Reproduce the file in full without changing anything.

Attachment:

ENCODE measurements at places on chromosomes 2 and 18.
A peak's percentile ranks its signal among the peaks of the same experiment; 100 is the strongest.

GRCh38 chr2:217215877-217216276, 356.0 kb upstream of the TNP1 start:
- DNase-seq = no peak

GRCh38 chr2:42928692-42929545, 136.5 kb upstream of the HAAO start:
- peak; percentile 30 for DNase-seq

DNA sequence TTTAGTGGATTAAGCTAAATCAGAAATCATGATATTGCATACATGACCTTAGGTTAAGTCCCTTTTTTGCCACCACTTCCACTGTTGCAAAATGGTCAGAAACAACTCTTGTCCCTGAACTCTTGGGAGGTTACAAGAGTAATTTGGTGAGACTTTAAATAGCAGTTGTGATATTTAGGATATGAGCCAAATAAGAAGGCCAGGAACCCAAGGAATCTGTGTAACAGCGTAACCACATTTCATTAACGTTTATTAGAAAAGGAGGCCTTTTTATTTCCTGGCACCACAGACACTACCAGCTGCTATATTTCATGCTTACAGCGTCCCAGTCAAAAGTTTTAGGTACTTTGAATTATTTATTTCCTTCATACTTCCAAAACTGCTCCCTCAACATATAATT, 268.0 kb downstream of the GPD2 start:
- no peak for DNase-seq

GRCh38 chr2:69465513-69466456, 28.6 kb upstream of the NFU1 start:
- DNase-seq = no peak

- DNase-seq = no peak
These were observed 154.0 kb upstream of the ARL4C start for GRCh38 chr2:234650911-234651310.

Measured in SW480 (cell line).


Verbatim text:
ENCODE measurements at places on chromosomes 2 and 18.
A peak's percentile ranks its signal among the peaks of the same experiment; 100 is the strongest.

GRCh38 chr2:217215877-217216276, 356.0 kb upstream of the TNP1 start:
- DNase-seq = no peak

GRCh38 chr2:42928692-42929545, 136.5 kb upstream of the HAAO start:
- peak; percentile 30 for DNase-seq

DNA sequence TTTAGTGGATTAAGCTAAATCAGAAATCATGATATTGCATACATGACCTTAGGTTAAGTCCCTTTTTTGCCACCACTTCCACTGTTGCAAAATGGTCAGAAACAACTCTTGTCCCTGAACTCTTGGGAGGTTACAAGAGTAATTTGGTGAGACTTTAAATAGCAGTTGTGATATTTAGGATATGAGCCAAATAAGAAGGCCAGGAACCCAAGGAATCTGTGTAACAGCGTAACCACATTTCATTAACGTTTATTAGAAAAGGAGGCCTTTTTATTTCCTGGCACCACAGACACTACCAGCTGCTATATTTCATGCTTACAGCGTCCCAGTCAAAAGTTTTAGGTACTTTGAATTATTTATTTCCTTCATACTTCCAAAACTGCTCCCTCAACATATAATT, 268.0 kb downstream of the GPD2 start:
- no peak for DNase-seq

GRCh38 chr2:69465513-69466456, 28.6 kb upstream of the NFU1 start:
- DNase-seq = no peak

- DNase-seq = no peak
These were observed 154.0 kb upstream of the ARL4C start for GRCh38 chr2:234650911-234651310.

Measured in SW480 (cell line).